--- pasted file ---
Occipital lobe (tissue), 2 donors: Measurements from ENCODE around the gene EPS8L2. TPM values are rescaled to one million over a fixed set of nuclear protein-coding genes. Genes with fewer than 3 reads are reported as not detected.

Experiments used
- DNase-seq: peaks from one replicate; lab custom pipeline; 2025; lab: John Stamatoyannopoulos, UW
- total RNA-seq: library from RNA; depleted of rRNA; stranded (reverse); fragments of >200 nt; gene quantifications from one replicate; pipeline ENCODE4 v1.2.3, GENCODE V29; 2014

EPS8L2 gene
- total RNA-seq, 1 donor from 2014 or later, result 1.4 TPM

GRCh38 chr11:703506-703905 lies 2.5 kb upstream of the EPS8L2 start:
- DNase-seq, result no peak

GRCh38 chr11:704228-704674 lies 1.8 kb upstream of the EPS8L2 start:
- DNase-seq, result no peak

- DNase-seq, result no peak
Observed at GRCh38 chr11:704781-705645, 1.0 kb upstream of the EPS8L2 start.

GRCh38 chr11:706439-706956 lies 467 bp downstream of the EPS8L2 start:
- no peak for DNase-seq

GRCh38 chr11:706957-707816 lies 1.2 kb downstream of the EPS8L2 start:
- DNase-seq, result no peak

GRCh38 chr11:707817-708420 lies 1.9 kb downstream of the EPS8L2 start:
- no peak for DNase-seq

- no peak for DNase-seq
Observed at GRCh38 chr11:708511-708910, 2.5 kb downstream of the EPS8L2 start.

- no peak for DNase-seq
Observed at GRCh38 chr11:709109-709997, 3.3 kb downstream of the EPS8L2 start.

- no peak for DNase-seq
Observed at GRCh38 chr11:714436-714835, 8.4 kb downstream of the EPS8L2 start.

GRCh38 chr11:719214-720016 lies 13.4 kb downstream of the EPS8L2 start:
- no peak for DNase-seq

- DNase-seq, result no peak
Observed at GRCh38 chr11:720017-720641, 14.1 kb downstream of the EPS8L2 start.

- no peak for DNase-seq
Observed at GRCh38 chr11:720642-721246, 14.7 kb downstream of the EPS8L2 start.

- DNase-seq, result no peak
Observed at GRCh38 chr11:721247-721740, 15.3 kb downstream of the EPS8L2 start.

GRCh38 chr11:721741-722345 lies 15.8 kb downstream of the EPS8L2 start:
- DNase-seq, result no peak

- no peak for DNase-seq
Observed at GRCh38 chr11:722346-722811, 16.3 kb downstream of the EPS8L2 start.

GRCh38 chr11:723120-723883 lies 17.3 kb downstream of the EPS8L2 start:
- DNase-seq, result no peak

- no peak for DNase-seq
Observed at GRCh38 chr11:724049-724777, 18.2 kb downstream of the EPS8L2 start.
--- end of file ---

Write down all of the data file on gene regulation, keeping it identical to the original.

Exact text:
Occipital lobe (tissue), 2 donors: Measurements from ENCODE around the gene EPS8L2. TPM values are rescaled to one million over a fixed set of nuclear protein-coding genes. Genes with fewer than 3 reads are reported as not detected.

Experiments used
- DNase-seq: peaks from one replicate; lab custom pipeline; 2025; lab: John Stamatoyannopoulos, UW
- total RNA-seq: library from RNA; depleted of rRNA; stranded (reverse); fragments of >200 nt; gene quantifications from one replicate; pipeline ENCODE4 v1.2.3, GENCODE V29; 2014

EPS8L2 gene
- total RNA-seq, 1 donor from 2014 or later, result 1.4 TPM

GRCh38 chr11:703506-703905 lies 2.5 kb upstream of the EPS8L2 start:
- DNase-seq, result no peak

GRCh38 chr11:704228-704674 lies 1.8 kb upstream of the EPS8L2 start:
- DNase-seq, result no peak

- DNase-seq, result no peak
Observed at GRCh38 chr11:704781-705645, 1.0 kb upstream of the EPS8L2 start.

GRCh38 chr11:706439-706956 lies 467 bp downstream of the EPS8L2 start:
- no peak for DNase-seq

GRCh38 chr11:706957-707816 lies 1.2 kb downstream of the EPS8L2 start:
- DNase-seq, result no peak

GRCh38 chr11:707817-708420 lies 1.9 kb downstream of the EPS8L2 start:
- no peak for DNase-seq

- no peak for DNase-seq
Observed at GRCh38 chr11:708511-708910, 2.5 kb downstream of the EPS8L2 start.

- no peak for DNase-seq
Observed at GRCh38 chr11:709109-709997, 3.3 kb downstream of the EPS8L2 start.

- no peak for DNase-seq
Observed at GRCh38 chr11:714436-714835, 8.4 kb downstream of the EPS8L2 start.

GRCh38 chr11:719214-720016 lies 13.4 kb downstream of the EPS8L2 start:
- no peak for DNase-seq

- DNase-seq, result no peak
Observed at GRCh38 chr11:720017-720641, 14.1 kb downstream of the EPS8L2 start.

- no peak for DNase-seq
Observed at GRCh38 chr11:720642-721246, 14.7 kb downstream of the EPS8L2 start.

- DNase-seq, result no peak
Observed at GRCh38 chr11:721247-721740, 15.3 kb downstream of the EPS8L2 start.

GRCh38 chr11:721741-722345 lies 15.8 kb downstream of the EPS8L2 start:
- DNase-seq, result no peak

- no peak for DNase-seq
Observed at GRCh38 chr11:722346-722811, 16.3 kb downstream of the EPS8L2 start.

GRCh38 chr11:723120-723883 lies 17.3 kb downstream of the EPS8L2 start:
- DNase-seq, result no peak

- no peak for DNase-seq
Observed at GRCh38 chr11:724049-724777, 18.2 kb downstream of the EPS8L2 start.